For years, physicians have recommended that patients with cardiovascular disease (CVD) avoid certain foods and beverages, especially those that are high in cholesterol, salt, fat, and caffeine. But the few studies that have looked at the link between drinking coffee and death have had conflicting results.

An international team of researchers, who published their results in the July 2011 American Journal of Clinical Nutrition, set out to assess the association between filtered caffeinated coffee consumption and all-cause and CVD mortality. The authors assessed follow-up data over a 24-year period (1980-2004) in women with CVD from the Nurses’ Health Study. In 1980, coffee consumption was assessed in 11,697 women with a food-frequency questionnaire (FFQ). The FFQ was repeated every 2 to 4 years, with follow-up ending in 2004.

Of 1,159 deaths observed among the study participants, 579 were due to CVD, according to the analysis. Here were the relative risks (RR) of all-cause mortality across categories of cumulative coffee consumption:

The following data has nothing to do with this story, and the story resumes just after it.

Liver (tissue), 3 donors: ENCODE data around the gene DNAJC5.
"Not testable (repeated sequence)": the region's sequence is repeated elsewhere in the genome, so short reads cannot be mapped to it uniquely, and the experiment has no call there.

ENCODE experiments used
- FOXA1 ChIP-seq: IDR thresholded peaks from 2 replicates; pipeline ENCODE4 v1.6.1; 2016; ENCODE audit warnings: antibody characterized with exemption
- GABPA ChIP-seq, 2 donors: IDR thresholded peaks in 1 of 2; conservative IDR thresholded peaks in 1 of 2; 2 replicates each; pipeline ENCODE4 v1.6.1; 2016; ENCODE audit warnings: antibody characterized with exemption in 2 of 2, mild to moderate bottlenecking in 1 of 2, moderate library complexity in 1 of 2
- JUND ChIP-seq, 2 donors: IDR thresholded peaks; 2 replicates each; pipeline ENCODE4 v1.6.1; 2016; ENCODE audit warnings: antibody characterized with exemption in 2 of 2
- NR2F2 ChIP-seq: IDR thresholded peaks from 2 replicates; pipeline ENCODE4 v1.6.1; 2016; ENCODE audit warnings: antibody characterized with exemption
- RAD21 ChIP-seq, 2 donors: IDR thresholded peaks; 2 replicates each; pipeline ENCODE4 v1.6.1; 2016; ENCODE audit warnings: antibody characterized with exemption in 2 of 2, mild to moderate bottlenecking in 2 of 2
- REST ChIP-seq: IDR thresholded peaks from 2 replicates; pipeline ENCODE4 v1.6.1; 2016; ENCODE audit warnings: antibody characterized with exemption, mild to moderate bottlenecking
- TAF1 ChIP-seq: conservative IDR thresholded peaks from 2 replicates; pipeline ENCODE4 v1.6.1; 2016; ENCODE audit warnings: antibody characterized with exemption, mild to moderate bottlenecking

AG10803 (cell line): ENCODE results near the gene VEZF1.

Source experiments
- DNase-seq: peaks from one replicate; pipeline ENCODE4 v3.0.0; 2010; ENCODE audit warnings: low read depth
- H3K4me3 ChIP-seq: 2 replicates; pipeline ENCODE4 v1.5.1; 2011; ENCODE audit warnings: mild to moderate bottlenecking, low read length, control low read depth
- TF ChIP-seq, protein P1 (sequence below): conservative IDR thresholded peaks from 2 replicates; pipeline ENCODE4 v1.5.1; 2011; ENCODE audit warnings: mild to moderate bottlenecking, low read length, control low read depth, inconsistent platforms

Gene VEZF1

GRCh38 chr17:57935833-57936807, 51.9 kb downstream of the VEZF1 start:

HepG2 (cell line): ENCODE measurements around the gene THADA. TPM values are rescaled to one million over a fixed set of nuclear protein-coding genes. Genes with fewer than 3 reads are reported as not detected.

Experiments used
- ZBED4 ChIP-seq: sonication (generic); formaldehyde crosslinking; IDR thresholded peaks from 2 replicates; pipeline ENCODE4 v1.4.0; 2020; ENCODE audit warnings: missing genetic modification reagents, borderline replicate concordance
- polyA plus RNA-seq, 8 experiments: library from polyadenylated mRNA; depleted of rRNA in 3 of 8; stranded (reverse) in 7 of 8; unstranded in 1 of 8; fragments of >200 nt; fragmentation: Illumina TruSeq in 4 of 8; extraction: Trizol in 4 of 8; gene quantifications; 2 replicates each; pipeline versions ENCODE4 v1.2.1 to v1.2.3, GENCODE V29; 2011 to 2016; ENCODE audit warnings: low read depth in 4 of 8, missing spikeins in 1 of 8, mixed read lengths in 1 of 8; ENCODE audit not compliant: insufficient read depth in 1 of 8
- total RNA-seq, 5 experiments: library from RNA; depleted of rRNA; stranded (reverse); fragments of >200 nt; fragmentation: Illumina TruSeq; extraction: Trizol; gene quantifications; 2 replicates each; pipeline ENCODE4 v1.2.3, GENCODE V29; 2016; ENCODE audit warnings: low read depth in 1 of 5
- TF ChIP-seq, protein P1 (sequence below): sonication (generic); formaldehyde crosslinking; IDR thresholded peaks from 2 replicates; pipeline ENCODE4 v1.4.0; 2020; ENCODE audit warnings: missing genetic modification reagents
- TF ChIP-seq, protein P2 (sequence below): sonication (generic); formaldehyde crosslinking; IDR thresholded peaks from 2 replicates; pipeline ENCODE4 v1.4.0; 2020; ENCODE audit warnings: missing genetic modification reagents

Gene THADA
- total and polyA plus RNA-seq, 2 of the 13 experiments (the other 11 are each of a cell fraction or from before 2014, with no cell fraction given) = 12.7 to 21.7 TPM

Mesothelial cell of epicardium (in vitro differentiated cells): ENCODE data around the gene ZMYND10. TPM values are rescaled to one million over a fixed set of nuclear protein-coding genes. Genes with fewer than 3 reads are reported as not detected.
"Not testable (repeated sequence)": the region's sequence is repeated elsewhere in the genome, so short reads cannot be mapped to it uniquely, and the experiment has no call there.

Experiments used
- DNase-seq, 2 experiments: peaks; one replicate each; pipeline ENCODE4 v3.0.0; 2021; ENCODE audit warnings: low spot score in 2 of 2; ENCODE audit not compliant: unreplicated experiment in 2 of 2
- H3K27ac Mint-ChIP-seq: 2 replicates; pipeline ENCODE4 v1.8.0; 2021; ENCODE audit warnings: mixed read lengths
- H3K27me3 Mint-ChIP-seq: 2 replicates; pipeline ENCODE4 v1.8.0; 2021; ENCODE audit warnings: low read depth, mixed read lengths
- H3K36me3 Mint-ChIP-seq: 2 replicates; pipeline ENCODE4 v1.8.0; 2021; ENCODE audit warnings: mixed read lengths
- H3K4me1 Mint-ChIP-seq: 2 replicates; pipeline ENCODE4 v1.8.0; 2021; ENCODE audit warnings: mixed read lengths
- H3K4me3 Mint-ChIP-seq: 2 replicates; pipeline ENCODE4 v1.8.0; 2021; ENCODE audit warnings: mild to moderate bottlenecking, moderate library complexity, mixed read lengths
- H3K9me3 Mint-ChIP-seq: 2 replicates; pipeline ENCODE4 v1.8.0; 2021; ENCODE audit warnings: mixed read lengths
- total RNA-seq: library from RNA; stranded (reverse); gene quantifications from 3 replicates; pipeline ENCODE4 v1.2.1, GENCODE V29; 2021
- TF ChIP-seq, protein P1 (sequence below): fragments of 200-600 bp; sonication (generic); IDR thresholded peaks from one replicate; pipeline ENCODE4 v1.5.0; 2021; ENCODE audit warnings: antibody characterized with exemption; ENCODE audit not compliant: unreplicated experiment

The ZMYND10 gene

Coffee ConsumptionRR of All-Cause Mortality
<1 cup (240 mL or 8 oz) per month1.00
1 cup per month to 4 cups per week1.04
5-7 cups per week1.13
2-3 cups per day1.01
≥4 cups per day1.18

The relative risks of CVD mortality across the same categories of coffee intake were:

Coffee ConsumptionRR of CVD Mortality
<1 cup (240 mL or 8 oz) per month1.00
1 cup per month to 4 cups per week0.99
5-7 cups per week1.03
2-3 cups per day0.97
≥4 cups per day1.25

No association was seen between caffeine consumption and both total and CVD-related mortality.

View study abstract

Physician’s Weekly wants to know…

  • Based on these results, would you suggest to your female patients with CVD that it is safe for them to drink coffee? What about other caffeinated beverages? Why or why not?
  • Do you think similar results would be found among men? If so, would you suggest to your male patients with CVD that it is safe for them to drink coffee and other caffeinated beverages?